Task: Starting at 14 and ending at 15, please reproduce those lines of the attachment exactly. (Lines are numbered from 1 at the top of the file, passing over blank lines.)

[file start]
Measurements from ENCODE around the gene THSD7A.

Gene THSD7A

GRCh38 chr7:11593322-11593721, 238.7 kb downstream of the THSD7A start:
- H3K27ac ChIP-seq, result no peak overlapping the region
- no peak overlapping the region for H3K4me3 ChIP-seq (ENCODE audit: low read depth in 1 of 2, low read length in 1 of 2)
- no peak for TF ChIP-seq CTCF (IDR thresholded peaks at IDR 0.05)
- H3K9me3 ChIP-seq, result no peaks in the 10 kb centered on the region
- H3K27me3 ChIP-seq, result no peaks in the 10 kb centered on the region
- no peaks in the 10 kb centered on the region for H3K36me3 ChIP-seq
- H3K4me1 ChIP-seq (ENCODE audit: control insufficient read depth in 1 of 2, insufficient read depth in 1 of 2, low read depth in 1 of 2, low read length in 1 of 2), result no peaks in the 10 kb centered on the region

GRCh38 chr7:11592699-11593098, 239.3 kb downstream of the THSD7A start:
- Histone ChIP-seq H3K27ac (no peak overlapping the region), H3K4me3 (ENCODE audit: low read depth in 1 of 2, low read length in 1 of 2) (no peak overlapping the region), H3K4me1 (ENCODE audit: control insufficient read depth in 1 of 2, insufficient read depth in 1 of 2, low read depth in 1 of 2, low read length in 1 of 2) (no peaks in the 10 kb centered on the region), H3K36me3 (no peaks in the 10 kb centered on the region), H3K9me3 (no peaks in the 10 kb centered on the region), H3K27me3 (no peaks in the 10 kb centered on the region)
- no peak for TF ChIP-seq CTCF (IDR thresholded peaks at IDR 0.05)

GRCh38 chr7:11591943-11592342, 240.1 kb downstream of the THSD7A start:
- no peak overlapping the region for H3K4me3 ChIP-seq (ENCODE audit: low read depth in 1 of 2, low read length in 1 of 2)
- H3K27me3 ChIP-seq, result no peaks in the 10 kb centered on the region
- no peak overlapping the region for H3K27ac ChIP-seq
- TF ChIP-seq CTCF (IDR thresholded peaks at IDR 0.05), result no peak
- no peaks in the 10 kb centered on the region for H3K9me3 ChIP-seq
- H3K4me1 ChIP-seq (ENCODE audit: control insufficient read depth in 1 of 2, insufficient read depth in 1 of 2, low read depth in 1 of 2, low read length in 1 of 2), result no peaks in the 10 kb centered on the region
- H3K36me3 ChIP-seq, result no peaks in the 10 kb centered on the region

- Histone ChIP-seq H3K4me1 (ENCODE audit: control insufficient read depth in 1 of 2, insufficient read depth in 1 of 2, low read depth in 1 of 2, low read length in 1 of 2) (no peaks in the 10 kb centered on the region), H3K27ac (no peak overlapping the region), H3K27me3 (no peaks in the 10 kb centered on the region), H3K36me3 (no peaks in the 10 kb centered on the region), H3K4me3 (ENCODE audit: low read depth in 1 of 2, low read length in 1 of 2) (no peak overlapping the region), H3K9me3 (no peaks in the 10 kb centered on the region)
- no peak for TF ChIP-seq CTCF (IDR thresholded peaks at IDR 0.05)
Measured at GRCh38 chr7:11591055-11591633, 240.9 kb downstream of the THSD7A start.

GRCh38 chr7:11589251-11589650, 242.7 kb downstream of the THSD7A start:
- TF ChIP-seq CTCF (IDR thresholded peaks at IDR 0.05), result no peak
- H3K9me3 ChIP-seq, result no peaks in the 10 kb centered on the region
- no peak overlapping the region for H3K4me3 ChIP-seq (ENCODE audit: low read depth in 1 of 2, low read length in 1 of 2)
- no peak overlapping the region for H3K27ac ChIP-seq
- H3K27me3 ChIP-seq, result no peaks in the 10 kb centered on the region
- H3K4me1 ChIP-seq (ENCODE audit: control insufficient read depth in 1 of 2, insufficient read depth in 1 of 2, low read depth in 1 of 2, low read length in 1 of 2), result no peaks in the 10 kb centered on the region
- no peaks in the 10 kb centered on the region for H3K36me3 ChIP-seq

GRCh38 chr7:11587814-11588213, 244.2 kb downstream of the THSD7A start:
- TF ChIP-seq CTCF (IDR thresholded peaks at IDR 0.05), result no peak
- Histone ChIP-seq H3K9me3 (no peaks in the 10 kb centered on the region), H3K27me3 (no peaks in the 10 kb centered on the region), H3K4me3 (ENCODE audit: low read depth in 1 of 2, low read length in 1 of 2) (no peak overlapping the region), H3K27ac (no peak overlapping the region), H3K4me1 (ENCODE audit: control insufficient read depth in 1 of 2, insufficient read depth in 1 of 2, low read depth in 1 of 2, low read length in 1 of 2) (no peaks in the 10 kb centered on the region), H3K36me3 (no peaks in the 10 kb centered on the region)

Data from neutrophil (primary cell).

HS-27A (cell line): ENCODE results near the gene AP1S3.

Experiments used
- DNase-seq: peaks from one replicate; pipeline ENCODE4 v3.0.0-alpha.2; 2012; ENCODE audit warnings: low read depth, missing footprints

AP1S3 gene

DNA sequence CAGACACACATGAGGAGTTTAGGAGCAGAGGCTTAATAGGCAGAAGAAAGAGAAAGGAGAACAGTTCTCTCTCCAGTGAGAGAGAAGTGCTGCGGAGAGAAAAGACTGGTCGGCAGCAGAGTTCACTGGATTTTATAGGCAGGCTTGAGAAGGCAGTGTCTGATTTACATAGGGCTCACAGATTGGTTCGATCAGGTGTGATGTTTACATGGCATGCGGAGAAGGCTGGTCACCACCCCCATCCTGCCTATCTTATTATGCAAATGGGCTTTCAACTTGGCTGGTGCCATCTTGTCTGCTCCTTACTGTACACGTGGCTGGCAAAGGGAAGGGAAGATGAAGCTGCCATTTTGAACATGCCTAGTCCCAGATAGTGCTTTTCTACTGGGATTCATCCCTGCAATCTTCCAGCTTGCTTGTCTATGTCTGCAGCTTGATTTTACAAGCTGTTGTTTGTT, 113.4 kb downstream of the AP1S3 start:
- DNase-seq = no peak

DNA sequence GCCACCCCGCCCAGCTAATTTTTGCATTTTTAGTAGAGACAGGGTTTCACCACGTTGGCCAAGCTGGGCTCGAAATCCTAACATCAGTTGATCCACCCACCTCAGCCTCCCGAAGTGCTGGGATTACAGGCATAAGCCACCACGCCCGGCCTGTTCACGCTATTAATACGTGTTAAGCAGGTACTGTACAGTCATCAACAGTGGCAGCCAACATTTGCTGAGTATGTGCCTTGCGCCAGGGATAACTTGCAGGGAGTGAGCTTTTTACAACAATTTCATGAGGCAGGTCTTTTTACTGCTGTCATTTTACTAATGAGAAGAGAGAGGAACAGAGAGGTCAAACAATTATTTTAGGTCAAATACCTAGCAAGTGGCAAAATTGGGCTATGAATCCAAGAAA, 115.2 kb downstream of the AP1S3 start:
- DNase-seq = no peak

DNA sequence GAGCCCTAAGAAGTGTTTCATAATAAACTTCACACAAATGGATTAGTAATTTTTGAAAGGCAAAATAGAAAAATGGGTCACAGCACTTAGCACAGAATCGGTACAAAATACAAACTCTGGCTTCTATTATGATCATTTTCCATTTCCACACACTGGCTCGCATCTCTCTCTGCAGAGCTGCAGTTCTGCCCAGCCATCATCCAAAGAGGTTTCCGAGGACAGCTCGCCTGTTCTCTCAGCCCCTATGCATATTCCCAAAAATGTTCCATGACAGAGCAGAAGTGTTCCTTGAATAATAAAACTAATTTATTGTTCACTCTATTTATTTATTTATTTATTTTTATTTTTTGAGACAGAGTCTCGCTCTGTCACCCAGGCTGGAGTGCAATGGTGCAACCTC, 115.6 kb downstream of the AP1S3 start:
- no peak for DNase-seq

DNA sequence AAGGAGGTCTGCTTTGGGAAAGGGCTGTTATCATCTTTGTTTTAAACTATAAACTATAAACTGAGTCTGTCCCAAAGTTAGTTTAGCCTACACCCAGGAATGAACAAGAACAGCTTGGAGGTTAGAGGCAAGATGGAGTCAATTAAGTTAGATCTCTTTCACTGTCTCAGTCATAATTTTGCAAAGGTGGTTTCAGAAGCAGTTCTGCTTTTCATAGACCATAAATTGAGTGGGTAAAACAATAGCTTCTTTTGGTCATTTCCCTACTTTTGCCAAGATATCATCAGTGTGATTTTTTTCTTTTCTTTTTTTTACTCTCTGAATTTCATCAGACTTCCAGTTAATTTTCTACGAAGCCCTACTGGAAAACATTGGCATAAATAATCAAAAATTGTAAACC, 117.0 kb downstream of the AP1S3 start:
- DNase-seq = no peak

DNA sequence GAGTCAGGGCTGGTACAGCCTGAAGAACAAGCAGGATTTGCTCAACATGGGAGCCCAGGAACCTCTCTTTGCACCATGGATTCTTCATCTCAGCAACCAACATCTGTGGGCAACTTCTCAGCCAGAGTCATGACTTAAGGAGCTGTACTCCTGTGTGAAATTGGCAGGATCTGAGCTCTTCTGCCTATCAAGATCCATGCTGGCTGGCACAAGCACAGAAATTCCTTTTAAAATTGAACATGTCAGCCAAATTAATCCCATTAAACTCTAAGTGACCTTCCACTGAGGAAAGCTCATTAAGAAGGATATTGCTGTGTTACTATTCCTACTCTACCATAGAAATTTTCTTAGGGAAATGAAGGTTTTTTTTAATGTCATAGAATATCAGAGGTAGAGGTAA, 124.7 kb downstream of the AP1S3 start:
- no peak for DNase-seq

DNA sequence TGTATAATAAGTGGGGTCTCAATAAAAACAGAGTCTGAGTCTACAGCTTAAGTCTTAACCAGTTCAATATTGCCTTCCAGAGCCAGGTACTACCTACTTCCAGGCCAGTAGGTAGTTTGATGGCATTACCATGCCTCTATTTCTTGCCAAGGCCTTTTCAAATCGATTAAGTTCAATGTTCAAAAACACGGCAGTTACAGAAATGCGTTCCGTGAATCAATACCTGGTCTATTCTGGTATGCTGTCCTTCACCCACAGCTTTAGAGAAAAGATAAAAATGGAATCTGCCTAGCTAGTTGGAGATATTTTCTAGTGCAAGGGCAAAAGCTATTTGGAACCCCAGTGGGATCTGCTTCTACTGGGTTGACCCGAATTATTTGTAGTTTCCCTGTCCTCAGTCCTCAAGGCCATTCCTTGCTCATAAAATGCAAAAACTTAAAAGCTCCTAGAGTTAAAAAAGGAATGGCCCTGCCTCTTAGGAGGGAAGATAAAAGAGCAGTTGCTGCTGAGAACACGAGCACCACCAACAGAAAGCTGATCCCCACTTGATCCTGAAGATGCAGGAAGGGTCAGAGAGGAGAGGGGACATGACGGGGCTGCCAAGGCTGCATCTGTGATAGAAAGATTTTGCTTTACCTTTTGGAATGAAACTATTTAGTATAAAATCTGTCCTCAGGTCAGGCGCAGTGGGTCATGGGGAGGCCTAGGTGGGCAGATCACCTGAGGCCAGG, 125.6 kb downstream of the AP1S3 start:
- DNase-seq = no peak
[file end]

GRCh38 chr7:11591943-11592342, 240.1 kb downstream of the THSD7A start:
- no peak overlapping the region for H3K4me3 ChIP-seq (ENCODE audit: low read depth in 1 of 2, low read length in 1 of 2)